And speaking of the ol' Pembrooke apartment building, this particular apartment building happens to house a doorman whose name should sound familiar to those who know anything about the Archie comic books. While the name Smithers may mean nothing to anybody watching Riverdale without any knowledge of its predecessor, his name is a direct reference to Smithers the butler who worked for the Lodge family in the comic book issues. It is rather fitting to see Riverdale pay homage to Smithers in this capacity seeing that his role on the show still sees him serving Veronica and her family. The showrunners clearly sought to keep the Lodge family as intact as possible even if Hiram Lodge is in prison for the entirety of season 1.
10 Instagram Easter Eggs
During the third episode of the show, Veronica peeps the slanderous Instagram post about her from Chuck Clayton. The sneaky showrunners behind Riverdale decided to use this as an opportunity to sprinkle in a few Easter egg references to the comic books for those fans with a good eye for detail. A closer inspection of this scene tells us that the names that comment underneath the nasty Instagram post are all minor characters from the comics who are yet to make appearances onto the show yet. These characters would include Toni (spelled as Tony in the episode scene) Topaz, Frankie Valdez, Angel Angelino, Debbie Dalton, Marie Rodriguez and Cricket O'Dell. For those who are familiar with the comics and have good enough eyes to see that tiny print on Veronica's phone (or at least did some intense zooming in from their computers), they were in for a nice treat.
9 Zombie Jason Blossom
For the opening scene of the 5th episode of the show, Cheryl Blossom tiptoes through her mansion until her dead brother's corpse lunges at her until she awakens from her nightmare. Eerie way to open an episode of a show more focused on teen drama than anything regarding the supernatural. Even though this is a scene more akin to another CW show, this actually is a moment that wasn't all that far off from the Archie universe portrayed in the comic books. In 2013, a comic book series was released called Afterlife with Archie that focused on a Riverdale that was undertaken by a zombie apocalypse. This sort of scene would fit right at home along those comic panels. Either this scene is a creepy hint at foreshadowing or perhaps the closest we will ever get to seeing Riverdale duplicate the same zombie apocalypse that happened in the comics.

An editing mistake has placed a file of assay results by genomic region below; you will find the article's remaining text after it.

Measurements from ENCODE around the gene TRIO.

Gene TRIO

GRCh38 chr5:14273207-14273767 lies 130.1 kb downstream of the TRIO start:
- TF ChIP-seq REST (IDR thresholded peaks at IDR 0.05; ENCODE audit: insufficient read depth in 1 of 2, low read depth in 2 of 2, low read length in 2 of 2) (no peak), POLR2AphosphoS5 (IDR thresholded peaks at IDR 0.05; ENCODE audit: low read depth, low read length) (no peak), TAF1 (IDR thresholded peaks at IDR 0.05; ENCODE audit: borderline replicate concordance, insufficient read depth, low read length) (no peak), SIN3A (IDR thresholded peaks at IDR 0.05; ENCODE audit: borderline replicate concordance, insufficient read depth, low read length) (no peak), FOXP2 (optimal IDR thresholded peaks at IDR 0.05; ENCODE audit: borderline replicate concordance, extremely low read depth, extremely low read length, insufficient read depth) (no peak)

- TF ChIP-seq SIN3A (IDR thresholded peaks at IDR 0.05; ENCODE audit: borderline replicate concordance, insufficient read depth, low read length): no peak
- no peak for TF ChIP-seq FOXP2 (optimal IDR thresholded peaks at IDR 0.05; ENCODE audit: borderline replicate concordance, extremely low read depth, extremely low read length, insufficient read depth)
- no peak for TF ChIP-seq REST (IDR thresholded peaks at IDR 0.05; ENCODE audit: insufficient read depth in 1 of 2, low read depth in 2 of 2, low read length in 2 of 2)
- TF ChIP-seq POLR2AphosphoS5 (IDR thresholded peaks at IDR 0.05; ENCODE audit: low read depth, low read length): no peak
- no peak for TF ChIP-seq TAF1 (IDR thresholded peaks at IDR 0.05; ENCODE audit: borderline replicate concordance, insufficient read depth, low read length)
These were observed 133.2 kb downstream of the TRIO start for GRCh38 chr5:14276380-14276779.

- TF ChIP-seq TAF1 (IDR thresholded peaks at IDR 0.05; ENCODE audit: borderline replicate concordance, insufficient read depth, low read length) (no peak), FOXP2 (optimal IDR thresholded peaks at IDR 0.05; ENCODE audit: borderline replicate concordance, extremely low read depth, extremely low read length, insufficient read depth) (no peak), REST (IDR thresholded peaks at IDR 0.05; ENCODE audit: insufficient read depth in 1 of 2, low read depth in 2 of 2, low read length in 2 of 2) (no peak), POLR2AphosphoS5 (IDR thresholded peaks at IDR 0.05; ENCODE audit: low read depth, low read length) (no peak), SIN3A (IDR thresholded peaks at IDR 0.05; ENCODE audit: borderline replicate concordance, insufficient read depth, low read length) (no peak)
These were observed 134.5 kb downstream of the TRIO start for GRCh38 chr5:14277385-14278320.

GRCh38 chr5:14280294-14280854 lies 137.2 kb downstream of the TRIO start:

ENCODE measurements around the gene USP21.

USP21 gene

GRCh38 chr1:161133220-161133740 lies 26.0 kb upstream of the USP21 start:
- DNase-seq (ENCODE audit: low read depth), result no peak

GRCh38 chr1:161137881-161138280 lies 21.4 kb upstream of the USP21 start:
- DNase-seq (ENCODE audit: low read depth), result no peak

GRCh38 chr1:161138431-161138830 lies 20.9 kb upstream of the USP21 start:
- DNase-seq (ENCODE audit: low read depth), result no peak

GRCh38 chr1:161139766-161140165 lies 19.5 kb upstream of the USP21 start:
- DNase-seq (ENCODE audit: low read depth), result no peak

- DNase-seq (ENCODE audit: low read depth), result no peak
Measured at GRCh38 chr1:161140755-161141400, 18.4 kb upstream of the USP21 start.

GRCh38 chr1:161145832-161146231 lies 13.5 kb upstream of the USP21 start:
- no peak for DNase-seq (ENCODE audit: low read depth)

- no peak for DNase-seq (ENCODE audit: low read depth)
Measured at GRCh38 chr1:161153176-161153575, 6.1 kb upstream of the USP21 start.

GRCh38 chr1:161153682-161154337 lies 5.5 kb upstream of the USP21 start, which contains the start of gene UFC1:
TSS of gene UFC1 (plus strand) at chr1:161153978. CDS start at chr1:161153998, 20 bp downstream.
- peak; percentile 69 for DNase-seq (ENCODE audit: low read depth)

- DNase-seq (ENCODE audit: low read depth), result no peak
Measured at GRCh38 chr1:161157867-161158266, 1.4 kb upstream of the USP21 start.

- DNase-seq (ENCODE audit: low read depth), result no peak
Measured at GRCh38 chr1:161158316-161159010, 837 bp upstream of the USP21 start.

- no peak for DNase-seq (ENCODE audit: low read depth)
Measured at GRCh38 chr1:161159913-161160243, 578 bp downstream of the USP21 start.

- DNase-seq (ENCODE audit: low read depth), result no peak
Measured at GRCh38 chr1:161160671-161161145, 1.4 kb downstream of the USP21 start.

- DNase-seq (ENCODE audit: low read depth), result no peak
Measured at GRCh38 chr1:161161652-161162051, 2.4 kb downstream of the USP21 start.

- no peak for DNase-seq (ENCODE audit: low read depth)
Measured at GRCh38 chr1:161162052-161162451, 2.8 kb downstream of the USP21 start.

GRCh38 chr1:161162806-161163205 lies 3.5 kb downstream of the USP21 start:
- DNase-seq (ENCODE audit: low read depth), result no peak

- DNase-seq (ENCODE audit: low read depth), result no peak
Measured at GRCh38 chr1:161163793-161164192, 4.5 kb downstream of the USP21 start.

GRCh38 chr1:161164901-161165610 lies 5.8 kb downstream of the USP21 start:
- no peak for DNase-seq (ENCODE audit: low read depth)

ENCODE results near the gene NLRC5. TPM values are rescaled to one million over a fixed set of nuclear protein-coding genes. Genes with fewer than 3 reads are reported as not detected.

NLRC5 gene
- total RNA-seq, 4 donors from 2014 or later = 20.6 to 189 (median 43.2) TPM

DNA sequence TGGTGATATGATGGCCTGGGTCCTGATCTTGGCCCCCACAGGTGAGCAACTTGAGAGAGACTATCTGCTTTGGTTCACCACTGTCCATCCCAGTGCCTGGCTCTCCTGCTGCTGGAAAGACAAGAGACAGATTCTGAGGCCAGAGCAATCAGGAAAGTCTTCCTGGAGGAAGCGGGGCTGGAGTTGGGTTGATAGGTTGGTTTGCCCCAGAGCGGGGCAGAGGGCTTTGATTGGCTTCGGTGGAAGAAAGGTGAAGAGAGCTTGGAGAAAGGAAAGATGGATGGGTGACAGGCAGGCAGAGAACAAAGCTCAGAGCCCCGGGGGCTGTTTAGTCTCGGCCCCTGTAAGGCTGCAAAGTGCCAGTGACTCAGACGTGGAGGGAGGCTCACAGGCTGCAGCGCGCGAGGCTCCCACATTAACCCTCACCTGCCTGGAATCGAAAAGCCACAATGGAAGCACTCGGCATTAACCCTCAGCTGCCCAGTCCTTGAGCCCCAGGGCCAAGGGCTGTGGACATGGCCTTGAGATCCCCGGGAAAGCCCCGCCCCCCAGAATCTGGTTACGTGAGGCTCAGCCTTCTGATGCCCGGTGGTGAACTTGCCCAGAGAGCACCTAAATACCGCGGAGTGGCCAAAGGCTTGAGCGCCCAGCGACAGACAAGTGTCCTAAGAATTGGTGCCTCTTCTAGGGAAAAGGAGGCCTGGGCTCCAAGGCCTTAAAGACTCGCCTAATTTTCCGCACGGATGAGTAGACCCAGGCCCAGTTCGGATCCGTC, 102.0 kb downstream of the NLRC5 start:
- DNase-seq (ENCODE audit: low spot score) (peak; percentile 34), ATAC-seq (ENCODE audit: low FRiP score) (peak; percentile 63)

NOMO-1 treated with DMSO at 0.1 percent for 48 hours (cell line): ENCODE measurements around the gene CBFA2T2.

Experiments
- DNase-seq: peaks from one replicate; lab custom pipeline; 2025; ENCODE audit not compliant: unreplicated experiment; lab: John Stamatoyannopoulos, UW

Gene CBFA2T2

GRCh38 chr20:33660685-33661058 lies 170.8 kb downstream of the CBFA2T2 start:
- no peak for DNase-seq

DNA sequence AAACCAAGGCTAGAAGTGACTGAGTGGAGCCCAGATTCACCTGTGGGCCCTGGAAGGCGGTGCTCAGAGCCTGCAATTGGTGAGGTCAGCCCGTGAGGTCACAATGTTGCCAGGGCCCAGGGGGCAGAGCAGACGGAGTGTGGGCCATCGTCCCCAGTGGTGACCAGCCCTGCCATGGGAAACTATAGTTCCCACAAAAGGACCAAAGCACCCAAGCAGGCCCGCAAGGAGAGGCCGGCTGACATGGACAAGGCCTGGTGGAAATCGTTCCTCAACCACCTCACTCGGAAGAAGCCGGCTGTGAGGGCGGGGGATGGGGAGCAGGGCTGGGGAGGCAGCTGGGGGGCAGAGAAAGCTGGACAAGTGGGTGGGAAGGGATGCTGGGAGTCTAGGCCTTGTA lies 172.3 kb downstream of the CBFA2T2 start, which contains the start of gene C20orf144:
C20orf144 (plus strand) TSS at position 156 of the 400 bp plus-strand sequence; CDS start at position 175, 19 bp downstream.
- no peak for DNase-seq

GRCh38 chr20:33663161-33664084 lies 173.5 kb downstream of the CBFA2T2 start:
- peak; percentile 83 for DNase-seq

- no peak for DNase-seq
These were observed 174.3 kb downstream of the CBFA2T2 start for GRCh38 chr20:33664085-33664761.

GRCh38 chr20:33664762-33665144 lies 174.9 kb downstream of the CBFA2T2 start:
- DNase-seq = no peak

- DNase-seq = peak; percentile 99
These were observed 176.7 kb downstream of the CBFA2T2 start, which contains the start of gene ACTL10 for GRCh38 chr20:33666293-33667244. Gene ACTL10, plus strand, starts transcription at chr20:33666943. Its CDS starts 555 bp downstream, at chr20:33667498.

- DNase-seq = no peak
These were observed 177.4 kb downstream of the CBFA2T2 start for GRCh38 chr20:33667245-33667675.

8 Archie and His Music
Archie's newfound interest in song making appears to be a new creative decision on behalf of the folks at Riverdale, but only because Archie's musical interests from the comics have been long forgotten. Which is a shame because Archie's musical endeavors extend far beyond the page itself. In the comics, Archie actually had his own band composed of all of his friends which he called The Archies. Yes, it's a little bit egotistical to name the entire band after himself, but that is beside the point. The bigger point is that when the characters of Archie Comics reached the small screen for the animated series, The Archie Show, they played a song called "Sugar, Sugar" which legitimately went on to become a hit single on the Billboard Hot 100, reaching the number one spot in 1969.
7 Little Archie
During the second episode of the first season, Archie and Betty are talking and he recalls how he tried to propose to her when they were little kids. Betty's response at the time was "Oh, little Archie..." What appears on the surface to merely be a really cute throwaway line was in actuality a nod to a series of Archie universe comic books which ran from 1953 to 1983 across 180 issues. This series of comic books was called none other than Little Archie. This was a clever, subtle little way to reference the long running comic book series, even if it is a little weird to think that a little kid could come up with such a grown up response as "Oh, little Archie."
"Little Archie" isn't the only nickname of Archie's that works as a callback to the comics for the show. While this next one isn't a reference to a comic book in particular, this next one continues a recurring gag that was ongoing in just about every iteration of the Archie universe. In the comics, "Archiekins" was often used as a pet name for Archie from Veronica. She started off using it as a means to sweet talk Archie or convince him to do something he did not want to do, but as years progressed, Veronica would normally refer to Archie exclusively as "Archiekins." This sort of tradition continues on the show, where at one point, Veronica calls Archie "Archiekins" in order to convince him to sing in front of everybody at the school dance.